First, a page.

(7) Most, however, have short-sighted vision. (Isaiah 56:10; 59:10; Ephesians 4:17-19; 2 Corinthians 4:4; Romans 11:33-36) Therefore for a time they fail to discern the hidden springs of Jehovah's infinite wisdom.

(8) The Scriptures declare that all things were created for Jehovah's pleasure. (Revelation 4:11) Yes, Jehovah takes pleasure in dispensing blessings. And surely these blessings are all in harmony with his personal attributes of love, justice and wisdom. God is not permitting wickedness and suffering simply for evil's sake. Nor is Jehovah in league with sin. He declares that he is "not a God who takes pleasure in wickedness." (Psalm 5:4) Though opposed to sin in every sense, God permits (that is, does not hinder) it for a time. Why? Because his wisdom sees a way in which it will provide a lasting and valuable lesson and eventual blessing to his creatures.

Right and Wrong Principles

(9) It is commonly accepted that for every right principle there is a corresponding wrong principle. For instance, we all know of truth and falsity, love and hatred, justice and injustice. We distinguish these opposite principles as right and wrong, by their effects when put into action. If an active principle brings harmony and happiness, we think of that as a right principle. If a principle, once activated, brings discord and unhappiness, we think of that principle as a wrong principle.

(10) Man, in his sinful state, may not be able to discern these principles very well. A person may think that a certain action has brought good results when in reality it has only seemed to be good for a short time. Sometimes what appears to be good in the eyes of man may not be so in finality. (Isaiah 5:20; Proverbs 14:12) Thus the Bible says that the very conscience of the wicked has become branded with deception as with a hot iron. Therefore he may think that what is right is wrong and what is wrong is right. -- 1 Timothy 4:2.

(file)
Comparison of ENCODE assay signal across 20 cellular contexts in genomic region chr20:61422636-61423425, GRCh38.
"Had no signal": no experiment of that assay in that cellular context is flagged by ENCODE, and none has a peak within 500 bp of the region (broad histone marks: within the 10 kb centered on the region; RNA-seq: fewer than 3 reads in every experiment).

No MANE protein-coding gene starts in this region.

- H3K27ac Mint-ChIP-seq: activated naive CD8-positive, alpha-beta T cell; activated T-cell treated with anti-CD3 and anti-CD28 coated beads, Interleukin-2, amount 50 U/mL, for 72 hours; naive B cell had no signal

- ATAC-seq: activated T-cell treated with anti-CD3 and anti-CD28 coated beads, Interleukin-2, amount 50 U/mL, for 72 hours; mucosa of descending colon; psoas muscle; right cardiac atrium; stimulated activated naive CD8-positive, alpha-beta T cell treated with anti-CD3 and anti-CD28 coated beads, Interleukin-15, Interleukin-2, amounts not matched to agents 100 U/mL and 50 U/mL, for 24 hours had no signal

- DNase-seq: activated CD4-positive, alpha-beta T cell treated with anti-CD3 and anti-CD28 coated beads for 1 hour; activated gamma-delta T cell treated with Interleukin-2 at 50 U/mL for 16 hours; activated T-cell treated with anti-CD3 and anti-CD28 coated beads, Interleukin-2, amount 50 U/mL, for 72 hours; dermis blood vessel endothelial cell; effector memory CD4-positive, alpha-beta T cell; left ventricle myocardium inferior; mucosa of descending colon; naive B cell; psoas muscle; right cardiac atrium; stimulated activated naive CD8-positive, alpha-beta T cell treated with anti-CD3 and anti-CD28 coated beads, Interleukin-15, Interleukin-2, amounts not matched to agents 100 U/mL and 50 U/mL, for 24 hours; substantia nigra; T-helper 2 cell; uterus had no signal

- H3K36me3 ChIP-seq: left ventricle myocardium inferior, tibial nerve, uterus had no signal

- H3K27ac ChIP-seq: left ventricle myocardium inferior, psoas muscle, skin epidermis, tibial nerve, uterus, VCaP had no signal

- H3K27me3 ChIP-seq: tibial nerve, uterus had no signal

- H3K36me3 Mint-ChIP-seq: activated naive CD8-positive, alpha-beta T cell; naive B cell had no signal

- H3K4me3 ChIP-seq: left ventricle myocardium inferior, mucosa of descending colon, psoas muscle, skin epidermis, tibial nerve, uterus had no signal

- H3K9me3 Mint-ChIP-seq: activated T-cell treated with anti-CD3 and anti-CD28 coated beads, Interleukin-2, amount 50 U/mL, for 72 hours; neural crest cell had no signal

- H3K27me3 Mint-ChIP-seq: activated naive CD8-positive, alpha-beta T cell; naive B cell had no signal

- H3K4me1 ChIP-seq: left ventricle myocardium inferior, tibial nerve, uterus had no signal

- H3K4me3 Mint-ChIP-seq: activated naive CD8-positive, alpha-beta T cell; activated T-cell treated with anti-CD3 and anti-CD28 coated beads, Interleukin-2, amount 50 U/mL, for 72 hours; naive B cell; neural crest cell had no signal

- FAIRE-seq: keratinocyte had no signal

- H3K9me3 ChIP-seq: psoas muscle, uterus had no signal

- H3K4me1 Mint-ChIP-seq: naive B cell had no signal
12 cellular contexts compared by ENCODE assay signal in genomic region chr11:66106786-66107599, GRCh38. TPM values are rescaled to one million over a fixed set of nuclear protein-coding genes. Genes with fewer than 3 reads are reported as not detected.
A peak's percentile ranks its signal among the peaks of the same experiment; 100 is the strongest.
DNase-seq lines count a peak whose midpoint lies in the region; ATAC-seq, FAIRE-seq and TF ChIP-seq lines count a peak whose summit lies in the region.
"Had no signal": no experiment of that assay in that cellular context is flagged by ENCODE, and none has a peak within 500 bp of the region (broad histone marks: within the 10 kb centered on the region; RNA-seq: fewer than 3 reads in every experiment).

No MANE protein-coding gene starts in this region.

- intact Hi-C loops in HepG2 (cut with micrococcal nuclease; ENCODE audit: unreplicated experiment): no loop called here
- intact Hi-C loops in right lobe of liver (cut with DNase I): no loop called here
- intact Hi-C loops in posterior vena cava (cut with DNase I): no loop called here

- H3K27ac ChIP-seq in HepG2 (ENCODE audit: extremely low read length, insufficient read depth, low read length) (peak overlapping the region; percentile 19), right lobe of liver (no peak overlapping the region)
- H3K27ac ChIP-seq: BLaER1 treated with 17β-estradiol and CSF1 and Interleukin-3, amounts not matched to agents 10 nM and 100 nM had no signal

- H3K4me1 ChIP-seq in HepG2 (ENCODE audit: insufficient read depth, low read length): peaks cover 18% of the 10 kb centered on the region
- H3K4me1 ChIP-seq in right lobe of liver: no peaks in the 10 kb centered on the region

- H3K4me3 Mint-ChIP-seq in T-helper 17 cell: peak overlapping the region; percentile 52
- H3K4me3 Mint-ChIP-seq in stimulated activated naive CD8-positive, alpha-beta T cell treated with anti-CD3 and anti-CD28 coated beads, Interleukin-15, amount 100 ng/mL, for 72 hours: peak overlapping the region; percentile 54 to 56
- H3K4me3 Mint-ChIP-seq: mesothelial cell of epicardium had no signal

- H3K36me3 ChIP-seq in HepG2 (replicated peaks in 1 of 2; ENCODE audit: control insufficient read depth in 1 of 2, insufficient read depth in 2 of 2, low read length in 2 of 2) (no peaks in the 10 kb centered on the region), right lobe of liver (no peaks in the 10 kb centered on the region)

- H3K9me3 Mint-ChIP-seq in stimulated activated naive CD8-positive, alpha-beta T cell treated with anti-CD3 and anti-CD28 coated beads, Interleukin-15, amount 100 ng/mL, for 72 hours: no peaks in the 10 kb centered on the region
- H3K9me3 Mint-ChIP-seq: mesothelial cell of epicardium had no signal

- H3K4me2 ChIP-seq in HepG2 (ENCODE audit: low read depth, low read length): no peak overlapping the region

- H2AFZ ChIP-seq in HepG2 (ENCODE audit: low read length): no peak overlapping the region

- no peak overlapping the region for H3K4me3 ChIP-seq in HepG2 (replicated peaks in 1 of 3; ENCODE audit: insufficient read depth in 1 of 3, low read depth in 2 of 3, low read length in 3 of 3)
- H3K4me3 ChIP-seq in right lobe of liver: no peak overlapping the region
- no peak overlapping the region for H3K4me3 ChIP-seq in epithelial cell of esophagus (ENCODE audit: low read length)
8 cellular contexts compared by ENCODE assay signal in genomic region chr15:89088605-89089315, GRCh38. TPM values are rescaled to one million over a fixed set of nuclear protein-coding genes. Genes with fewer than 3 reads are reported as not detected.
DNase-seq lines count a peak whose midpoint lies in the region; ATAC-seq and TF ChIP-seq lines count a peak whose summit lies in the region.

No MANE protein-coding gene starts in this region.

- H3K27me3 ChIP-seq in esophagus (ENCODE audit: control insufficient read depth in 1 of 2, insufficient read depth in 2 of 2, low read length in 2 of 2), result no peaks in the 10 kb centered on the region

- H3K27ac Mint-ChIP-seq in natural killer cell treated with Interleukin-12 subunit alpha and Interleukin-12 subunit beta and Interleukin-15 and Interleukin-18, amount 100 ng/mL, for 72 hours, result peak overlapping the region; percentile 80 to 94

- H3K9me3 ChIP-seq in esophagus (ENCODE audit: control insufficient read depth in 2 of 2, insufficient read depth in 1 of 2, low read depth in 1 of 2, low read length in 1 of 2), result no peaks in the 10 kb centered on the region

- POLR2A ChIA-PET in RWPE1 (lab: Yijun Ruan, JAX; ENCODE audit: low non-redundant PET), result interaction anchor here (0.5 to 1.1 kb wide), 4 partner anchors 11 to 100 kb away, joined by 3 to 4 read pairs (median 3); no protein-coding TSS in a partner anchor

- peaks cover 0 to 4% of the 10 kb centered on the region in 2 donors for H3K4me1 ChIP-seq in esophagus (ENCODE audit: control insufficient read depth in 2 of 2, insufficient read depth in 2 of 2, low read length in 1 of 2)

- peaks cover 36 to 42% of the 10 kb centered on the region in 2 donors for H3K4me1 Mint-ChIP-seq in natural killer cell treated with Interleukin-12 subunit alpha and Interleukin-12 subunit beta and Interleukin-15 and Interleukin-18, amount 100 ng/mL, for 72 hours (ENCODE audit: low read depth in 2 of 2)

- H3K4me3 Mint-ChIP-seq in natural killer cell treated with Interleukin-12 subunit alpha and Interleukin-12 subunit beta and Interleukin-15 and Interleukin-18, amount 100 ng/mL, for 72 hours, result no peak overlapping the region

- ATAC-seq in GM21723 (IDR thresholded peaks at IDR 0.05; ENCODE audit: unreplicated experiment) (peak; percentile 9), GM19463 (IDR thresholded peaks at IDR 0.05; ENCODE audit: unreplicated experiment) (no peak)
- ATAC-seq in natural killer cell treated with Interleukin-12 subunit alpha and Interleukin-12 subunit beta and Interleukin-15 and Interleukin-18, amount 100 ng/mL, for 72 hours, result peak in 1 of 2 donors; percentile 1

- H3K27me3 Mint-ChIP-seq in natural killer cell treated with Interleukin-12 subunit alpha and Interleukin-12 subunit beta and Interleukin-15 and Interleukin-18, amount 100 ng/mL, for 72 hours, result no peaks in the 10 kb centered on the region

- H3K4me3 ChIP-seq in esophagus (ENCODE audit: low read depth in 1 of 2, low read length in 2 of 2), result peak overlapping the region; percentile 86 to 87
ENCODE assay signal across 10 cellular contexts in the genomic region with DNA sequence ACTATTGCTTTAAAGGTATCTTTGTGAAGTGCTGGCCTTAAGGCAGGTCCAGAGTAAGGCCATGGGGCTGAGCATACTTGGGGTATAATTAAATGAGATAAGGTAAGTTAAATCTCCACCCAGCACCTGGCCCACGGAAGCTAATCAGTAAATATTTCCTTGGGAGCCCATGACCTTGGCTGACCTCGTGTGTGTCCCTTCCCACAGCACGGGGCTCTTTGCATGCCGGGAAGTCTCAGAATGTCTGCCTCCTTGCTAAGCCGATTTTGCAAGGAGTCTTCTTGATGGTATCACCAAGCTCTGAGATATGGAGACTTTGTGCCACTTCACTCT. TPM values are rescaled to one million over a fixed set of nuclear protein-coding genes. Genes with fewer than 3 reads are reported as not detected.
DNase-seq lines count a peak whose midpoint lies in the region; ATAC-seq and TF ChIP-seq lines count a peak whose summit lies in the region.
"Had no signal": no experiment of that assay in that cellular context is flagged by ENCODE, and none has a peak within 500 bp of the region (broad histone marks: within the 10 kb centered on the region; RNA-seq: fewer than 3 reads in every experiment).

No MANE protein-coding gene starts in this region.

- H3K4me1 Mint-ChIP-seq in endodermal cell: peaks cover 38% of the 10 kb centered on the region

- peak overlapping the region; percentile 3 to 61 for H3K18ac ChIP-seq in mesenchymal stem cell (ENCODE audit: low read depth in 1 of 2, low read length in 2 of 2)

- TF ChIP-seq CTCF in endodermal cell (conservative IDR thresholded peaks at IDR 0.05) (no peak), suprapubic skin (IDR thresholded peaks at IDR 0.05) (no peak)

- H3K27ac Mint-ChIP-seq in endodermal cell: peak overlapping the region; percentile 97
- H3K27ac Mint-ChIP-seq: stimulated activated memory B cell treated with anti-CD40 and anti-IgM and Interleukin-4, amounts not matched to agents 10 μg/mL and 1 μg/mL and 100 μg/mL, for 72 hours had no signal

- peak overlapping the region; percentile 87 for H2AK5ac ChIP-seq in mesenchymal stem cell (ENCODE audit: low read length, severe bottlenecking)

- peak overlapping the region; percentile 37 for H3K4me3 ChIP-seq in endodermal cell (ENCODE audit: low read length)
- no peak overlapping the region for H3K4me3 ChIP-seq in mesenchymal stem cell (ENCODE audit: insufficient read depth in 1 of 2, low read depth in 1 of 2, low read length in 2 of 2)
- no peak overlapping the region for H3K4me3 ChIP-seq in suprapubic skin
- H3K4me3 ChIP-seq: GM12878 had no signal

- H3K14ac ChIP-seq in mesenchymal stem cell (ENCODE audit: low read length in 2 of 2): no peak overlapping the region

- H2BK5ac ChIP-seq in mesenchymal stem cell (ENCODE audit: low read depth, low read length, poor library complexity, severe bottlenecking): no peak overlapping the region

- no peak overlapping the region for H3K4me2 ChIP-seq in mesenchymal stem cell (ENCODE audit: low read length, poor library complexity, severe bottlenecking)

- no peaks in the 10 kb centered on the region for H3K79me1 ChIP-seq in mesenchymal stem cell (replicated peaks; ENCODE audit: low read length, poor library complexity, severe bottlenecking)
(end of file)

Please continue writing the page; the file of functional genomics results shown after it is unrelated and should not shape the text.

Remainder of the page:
(11) The first man's conscience was fully in accord with God in its discernment of right and wrong. Jehovah had endowed him with this sense of right and wrong -- of justice and injustice. (Ecclesiastes 7:29) This had to be so for we read that Adam was not deceived although he disobeyed. (1 Timothy 2:14) It is by this sense of conscience that we are able to recognize that God is good. It is to this conscience that God always appeals to prove his righteousness or justice. -- Psalm 34:8

(12) By his sense of conscience Adam could discern sin, or unrighteousness, to be harmful, even before he knew all its consequences. The lower orders of God's creatures are not endowed with this sense of conscience. A dog has some intelligence, but not to this degree. He may learn that certain actions bring the approval and reward of his master, and certain others his disapproval. He might steal or take life, but would not be termed a sinner. Likewise, he might protect property and life, but would not be called virtuous -- because he is ignorant of the principles involved in his actions.

(13) God could have made mankind devoid of ability to discern right and wrong, or able only to discern and to do right. Such a being, however, would have been only a living machine. He certainly would not be a mental image of his Creator.

(14) God could have made man perfect and a free agent, as he did, and have guarded him from Satan's temptation. In that case, man's experience would be limited to only good. He would have been continually liable to suggestions of wickedness from without, or to ambitions from within. This would have made his everlasting future uncertain, and an outbreak of disobedience and disorder might always have been a possibility. Additionally, good would never have so highly appreciated except by its contrast with the bad.

Results From the Permission of Sin and Suffering

(15) God first made his creatures acquainted with good. They were surrounded with good in Eden. Afterwards, as a penalty for disobedience, he allowed them to experience the bad. God expelled them from Eden and deprived them from fellowship with himself. Outside the garden God let them experience sickness, pain, and death, that they might thus know wickedness and the exceeding sinfulness of sin. By comparison of results they came to an appreciation and proper estimate of both. "Jehovah said: `Look! Man has become as one of us, knowing good and bad.'" -- Genesis 3:22.